MDs and Nutrition

January 29, 2019 in General, Nutrition, Uncategorized by Joyce Bunderson

Can you believe we almost polished off the first month of 2019? It seems to fly by, doesn’t it? On December 6, 2018 an article was published by Jason Fung MD, What Your Doctor Doesn’t Know About Nutrition. I’ve known for decades about this issue regarding the lack of real training in nutrition of the medical schools, and was impressed with Dr. Fung’s article enough to save it for this week’s post. I still remember when I had recently graduated from UCLA with my Master’s in Public Health Nutrition. I worked with two physicians. I still recall my frustration at learning that one of the physicians was telling my patients, that they should go to Sizzler and eat the all-you-can-eat breaded fried shrimp; and other invalid directives. Regarding Fung’s article, the fact that it is written by a medical doctor was especially gratifying for me. I especially like these comments: “As a result, doctors can be trained to believe that nutrition and weight loss are simply not part of the problems they deal with or should care about.” Also, “What drugs or surgery should I give to patients after they have their heart attack?” And lastly, “Should you talk to your doctor about weight loss? Would you ask your plumber to remove your wisdom teeth?”

When you go to a physician, you want him to be secure in his knowledge of medicine. Unfortunately, that issue sometimes get scrambled with a physician feeling that he needs to know everything about every branch of health; and then giving advice that he’s not really qualified to be giving. Certainly, many physicians have reconciled their lack of nutrition training wisely and refer their patients to Registered Dietitians., but many others have not.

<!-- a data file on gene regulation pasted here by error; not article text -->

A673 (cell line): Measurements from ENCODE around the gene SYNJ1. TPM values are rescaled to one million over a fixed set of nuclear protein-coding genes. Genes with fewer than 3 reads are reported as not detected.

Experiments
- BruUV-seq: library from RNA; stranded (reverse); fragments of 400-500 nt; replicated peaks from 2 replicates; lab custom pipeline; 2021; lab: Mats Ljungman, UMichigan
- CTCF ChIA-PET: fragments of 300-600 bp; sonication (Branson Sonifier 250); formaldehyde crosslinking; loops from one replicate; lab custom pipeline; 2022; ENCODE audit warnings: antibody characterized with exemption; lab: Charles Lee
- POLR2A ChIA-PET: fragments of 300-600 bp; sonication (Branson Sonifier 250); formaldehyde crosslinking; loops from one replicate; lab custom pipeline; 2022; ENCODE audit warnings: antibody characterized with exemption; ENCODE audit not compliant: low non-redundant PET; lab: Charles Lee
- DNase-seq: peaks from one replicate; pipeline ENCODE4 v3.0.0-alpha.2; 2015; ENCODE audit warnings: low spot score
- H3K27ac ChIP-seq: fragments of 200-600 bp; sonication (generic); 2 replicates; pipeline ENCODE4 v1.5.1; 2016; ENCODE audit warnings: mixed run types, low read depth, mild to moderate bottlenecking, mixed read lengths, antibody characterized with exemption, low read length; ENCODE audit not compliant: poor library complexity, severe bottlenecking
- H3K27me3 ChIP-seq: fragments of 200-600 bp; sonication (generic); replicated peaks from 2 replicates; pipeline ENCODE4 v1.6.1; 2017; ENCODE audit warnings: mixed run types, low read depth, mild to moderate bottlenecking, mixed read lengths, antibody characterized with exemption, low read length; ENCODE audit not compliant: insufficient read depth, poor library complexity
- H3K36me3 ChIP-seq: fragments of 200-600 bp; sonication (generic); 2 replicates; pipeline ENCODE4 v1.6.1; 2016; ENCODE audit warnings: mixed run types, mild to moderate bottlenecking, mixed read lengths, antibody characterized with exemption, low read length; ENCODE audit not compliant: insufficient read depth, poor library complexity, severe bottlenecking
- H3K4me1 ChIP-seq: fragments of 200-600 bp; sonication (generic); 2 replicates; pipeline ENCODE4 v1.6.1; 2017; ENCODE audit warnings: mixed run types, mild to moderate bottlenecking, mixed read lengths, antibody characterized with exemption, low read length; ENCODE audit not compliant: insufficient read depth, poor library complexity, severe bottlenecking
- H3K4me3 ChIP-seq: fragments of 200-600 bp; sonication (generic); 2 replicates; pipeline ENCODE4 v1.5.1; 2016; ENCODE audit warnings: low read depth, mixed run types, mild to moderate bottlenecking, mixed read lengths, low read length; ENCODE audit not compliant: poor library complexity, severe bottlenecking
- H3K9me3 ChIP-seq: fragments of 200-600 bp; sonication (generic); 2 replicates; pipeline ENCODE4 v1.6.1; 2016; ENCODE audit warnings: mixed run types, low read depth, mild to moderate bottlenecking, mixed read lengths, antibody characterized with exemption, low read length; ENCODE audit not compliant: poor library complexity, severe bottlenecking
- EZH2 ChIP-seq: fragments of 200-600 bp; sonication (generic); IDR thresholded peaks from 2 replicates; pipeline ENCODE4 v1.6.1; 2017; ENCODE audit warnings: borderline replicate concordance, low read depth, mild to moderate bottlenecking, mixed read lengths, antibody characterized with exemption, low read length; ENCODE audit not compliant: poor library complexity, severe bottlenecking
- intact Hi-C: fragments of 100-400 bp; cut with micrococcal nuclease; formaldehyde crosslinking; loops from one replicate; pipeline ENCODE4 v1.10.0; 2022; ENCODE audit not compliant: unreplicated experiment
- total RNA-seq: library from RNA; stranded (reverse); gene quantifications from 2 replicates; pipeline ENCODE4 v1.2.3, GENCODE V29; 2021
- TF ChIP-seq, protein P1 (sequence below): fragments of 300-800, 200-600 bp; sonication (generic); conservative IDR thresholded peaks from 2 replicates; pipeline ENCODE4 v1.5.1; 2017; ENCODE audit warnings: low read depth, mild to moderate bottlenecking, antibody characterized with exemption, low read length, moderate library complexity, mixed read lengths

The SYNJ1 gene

The fact is, that there is a group of educated competent professionals who are qualified to help the physicians, and of course, their patients, with nutrition. Registered Dietitians, spend at the very minimum, four years in obtaining their degrees and registration. Actually, I don’t know anyone who can get through the programs in four years, without attending summers. Master’s degrees in nutrition are very common with Registered Dietitians. In addition, many of us have doctoral degrees, also. It would be extremely difficult for those who design the training for medical doctors to add all that is taught to Registered Dietitians to the MD’s training. That’s the way it is for many areas of study in the health professions. So much more is known now, that specialty fields are needed to study and do the work. Dietitian’s have an extremely large variety of specialties within their field alone. Not in the least, are the skills that help translate the very complex field of scientific nutrition to everyday language to help individuals and groups understand and learn skills that support being well nourished. In addition, there are almost endless niche specialties, for those with special nutritional needs.

Ultimately, I agree with Dr. Fung. I don’t believe that you should go to a medical doctor if you need help with your diet. Find a Registered Dietitian who is specifically trained in whatever your need is.